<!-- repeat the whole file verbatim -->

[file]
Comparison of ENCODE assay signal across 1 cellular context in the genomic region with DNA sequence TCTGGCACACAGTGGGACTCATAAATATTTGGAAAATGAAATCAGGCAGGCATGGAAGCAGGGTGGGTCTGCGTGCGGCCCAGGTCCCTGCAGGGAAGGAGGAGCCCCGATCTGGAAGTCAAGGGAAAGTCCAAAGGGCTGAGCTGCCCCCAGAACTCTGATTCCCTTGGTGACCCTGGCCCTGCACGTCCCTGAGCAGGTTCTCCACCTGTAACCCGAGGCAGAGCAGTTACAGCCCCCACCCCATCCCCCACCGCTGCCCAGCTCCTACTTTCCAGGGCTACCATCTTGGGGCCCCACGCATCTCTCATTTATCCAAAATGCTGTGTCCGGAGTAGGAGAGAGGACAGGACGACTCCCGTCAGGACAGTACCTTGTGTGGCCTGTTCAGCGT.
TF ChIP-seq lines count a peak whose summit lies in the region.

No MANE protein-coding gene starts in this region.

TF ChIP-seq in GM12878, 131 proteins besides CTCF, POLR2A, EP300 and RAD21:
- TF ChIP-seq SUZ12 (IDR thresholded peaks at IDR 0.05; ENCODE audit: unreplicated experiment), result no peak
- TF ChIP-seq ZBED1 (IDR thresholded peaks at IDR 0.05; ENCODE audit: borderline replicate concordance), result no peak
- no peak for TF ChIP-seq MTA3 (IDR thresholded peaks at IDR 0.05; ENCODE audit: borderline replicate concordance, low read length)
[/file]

Comparison of ENCODE assay signal across 1 cellular context in the genomic region with DNA sequence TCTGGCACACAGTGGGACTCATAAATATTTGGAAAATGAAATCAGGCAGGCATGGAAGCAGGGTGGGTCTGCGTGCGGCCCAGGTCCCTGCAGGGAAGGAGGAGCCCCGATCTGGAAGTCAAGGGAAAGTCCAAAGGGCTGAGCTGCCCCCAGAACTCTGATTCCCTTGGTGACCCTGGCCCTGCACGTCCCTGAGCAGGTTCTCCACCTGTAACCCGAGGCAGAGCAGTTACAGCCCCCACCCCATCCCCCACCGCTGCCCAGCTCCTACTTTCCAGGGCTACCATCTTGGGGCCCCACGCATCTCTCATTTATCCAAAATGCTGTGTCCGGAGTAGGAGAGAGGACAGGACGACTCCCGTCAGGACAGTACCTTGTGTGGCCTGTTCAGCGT.
TF ChIP-seq lines count a peak whose summit lies in the region.

No MANE protein-coding gene starts in this region.

TF ChIP-seq in GM12878, 131 proteins besides CTCF, POLR2A, EP300 and RAD21:
- TF ChIP-seq SUZ12 (IDR thresholded peaks at IDR 0.05; ENCODE audit: unreplicated experiment), result no peak
- TF ChIP-seq ZBED1 (IDR thresholded peaks at IDR 0.05; ENCODE audit: borderline replicate concordance), result no peak
- no peak for TF ChIP-seq MTA3 (IDR thresholded peaks at IDR 0.05; ENCODE audit: borderline replicate concordance, low read length)